Virginia Woolf’s ideal university had no chapel. Mine has more than one.
Walking together through Sussex and To The Lighthouse.
On the feast of St. Paul's conversion, Google kept reminding me that it was also Virginia Woolf's birthday.
In To the Lighthouse, two people who don't get along find themselves looking at a bowl of fruit. "Looking together," writes Woolf, "united them."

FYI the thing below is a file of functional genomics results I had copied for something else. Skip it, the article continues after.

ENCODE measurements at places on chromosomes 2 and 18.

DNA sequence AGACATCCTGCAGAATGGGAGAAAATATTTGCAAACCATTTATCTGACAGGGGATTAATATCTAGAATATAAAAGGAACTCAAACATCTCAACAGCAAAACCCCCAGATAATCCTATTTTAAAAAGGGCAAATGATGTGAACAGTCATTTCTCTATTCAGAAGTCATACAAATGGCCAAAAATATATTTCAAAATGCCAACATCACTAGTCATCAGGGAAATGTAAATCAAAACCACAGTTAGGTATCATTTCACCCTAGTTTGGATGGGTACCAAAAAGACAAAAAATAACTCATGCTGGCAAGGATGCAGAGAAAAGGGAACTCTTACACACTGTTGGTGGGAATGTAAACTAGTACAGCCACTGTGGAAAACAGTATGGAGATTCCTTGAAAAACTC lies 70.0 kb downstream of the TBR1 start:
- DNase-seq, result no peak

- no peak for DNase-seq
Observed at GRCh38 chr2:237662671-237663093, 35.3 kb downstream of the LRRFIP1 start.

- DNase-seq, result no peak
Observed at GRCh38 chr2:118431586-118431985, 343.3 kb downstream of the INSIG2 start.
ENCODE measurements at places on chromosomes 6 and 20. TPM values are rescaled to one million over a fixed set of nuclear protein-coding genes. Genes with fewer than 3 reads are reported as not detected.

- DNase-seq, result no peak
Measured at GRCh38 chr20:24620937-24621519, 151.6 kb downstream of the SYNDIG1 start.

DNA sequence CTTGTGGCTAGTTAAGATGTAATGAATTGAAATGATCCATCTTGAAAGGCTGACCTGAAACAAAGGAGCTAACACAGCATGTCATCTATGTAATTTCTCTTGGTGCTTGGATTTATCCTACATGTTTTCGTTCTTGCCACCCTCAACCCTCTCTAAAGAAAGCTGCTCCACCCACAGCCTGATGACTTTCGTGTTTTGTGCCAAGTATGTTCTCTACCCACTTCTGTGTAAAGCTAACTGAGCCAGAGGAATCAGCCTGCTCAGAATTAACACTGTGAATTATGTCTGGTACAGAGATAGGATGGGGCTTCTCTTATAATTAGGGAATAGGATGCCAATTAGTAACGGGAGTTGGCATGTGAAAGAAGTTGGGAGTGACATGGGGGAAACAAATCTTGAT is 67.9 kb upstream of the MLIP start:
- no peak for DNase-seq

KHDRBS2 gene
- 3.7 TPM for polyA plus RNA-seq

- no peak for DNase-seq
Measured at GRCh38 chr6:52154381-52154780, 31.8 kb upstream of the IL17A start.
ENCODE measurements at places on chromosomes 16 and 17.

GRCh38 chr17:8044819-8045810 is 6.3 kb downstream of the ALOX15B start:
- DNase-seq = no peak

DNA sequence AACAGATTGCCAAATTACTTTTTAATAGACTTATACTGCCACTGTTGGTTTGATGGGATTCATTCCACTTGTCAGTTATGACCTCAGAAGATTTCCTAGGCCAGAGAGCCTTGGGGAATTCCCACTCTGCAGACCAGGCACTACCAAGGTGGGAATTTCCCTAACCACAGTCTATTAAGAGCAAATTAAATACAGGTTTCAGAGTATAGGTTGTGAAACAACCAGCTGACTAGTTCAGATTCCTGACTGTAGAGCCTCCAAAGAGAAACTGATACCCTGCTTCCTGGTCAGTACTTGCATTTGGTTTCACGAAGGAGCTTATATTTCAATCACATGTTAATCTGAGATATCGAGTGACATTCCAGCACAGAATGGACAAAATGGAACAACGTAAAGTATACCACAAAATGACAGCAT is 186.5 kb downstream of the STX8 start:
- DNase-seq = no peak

The journals of Merton, Woolf and others encouraged me to see my birthday as a new beginning—and to live my 50th year as a year of jubilee.
Are faith and doubt opposites? Thérèse of Lisieux and Virginia Woolf are part of the same history.
During spring break I made a pilgrimage. With my husband and my daughter, I traced the path Virginia Woolf took through Italy in 1908.